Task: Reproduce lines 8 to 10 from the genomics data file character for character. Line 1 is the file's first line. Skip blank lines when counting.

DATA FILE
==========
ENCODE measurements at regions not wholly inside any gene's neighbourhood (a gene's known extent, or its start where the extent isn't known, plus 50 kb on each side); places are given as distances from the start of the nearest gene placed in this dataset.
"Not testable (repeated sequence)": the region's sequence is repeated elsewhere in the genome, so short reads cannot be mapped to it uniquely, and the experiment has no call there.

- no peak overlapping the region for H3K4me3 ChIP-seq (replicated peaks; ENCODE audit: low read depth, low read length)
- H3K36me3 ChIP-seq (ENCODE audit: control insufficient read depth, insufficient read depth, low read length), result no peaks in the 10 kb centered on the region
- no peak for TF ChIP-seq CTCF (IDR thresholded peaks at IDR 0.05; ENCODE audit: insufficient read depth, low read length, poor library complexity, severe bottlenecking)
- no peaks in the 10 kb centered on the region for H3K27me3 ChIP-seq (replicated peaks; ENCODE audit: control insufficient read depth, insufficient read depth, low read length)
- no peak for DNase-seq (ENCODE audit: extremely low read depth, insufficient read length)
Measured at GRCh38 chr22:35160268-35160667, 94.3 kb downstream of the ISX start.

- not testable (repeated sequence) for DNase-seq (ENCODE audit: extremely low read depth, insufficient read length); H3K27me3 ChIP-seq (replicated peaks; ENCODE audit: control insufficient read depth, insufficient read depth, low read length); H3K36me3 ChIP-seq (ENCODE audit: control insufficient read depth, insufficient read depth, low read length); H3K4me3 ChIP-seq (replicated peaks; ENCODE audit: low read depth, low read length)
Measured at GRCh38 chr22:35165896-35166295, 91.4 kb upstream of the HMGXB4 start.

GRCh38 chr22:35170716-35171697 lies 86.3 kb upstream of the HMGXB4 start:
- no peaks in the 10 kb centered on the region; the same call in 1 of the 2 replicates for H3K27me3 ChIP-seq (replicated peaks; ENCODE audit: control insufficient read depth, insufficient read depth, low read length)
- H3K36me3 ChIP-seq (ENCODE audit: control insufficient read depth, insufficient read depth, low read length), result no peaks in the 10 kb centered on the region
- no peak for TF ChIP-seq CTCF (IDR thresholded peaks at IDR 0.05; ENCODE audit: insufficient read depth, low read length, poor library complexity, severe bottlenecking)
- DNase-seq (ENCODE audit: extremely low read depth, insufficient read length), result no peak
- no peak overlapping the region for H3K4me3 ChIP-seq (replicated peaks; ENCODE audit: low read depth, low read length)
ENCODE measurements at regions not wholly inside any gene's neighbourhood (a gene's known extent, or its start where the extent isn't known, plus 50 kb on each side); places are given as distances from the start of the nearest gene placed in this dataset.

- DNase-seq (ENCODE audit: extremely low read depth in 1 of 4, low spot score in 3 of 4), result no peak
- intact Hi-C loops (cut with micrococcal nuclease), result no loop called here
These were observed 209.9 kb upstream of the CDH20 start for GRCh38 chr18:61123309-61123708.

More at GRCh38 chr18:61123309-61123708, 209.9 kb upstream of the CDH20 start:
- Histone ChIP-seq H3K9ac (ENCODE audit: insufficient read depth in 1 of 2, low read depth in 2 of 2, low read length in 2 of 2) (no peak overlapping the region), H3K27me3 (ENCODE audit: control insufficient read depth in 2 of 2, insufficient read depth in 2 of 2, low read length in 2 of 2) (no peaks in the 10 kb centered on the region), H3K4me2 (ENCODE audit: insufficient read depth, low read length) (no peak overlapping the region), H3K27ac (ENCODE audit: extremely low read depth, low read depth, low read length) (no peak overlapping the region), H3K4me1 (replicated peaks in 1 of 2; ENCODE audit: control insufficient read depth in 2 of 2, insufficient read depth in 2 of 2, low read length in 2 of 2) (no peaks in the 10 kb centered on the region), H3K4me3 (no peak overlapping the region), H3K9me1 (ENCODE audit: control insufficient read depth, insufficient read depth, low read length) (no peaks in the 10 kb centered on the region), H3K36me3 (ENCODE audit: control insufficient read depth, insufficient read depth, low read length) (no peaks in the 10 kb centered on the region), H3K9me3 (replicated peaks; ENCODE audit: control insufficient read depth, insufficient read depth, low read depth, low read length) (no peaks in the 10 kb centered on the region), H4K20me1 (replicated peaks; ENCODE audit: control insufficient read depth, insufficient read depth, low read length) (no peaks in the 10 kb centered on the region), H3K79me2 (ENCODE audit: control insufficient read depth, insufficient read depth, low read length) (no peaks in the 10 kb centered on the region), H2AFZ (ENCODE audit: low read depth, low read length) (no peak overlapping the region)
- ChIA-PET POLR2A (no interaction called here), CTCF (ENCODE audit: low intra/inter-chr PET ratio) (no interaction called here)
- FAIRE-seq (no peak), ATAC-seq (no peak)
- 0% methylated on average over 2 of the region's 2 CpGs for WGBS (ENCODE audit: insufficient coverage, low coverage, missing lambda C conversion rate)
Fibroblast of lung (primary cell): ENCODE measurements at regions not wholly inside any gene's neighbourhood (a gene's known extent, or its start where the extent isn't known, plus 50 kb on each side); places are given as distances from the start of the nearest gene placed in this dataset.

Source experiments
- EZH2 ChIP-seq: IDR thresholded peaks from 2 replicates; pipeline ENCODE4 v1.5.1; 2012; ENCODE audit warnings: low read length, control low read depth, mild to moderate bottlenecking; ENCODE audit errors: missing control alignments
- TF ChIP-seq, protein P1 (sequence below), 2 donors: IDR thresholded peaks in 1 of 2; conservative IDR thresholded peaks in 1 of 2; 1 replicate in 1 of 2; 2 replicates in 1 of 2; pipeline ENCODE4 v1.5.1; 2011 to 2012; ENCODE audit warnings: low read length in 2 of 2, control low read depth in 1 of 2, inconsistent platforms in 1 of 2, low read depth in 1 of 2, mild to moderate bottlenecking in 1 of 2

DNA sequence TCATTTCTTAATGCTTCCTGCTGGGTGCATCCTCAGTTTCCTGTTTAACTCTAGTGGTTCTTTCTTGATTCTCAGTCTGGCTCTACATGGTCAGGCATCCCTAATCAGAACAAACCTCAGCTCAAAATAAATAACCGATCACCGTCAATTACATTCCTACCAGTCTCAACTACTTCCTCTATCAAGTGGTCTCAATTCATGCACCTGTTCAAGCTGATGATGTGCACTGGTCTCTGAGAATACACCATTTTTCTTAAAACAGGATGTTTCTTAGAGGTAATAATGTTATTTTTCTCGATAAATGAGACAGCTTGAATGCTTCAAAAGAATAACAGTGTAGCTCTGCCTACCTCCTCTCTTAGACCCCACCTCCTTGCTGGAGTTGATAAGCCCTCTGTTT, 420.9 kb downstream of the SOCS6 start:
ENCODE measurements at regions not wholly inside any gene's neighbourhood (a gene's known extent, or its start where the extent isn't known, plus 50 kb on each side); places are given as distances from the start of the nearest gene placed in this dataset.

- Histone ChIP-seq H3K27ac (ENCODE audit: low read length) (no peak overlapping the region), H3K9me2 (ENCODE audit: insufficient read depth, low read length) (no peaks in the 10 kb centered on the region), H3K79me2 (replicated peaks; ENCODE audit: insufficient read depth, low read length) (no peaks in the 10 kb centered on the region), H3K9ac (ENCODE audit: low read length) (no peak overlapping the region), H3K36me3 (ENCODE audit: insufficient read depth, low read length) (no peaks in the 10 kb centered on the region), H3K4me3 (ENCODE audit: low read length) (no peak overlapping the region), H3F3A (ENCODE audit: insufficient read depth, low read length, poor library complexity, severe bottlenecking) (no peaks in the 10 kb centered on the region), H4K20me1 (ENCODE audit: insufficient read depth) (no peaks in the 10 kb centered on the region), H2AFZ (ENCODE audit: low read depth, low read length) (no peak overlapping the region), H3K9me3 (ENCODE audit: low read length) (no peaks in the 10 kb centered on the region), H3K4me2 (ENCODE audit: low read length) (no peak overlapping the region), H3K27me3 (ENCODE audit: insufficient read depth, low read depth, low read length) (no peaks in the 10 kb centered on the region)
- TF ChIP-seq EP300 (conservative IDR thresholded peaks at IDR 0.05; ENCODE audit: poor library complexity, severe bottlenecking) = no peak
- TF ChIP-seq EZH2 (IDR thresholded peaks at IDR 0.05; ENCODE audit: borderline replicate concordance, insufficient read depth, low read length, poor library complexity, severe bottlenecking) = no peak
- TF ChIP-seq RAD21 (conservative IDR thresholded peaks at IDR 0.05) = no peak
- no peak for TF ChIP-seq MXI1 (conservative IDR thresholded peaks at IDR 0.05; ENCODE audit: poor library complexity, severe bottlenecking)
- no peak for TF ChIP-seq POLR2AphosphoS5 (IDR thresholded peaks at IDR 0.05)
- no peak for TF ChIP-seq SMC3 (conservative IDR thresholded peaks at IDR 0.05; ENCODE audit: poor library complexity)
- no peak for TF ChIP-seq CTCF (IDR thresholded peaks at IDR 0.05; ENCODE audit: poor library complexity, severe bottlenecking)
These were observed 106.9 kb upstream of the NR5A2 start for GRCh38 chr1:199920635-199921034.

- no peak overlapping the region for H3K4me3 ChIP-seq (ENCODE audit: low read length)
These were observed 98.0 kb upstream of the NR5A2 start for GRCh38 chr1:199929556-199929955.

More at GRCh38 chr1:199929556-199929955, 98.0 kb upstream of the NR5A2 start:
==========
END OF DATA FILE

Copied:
Measured at GRCh38 chr22:35160268-35160667, 94.3 kb downstream of the ISX start.

- not testable (repeated sequence) for DNase-seq (ENCODE audit: extremely low read depth, insufficient read length); H3K27me3 ChIP-seq (replicated peaks; ENCODE audit: control insufficient read depth, insufficient read depth, low read length); H3K36me3 ChIP-seq (ENCODE audit: control insufficient read depth, insufficient read depth, low read length); H3K4me3 ChIP-seq (replicated peaks; ENCODE audit: low read depth, low read length)
Measured at GRCh38 chr22:35165896-35166295, 91.4 kb upstream of the HMGXB4 start.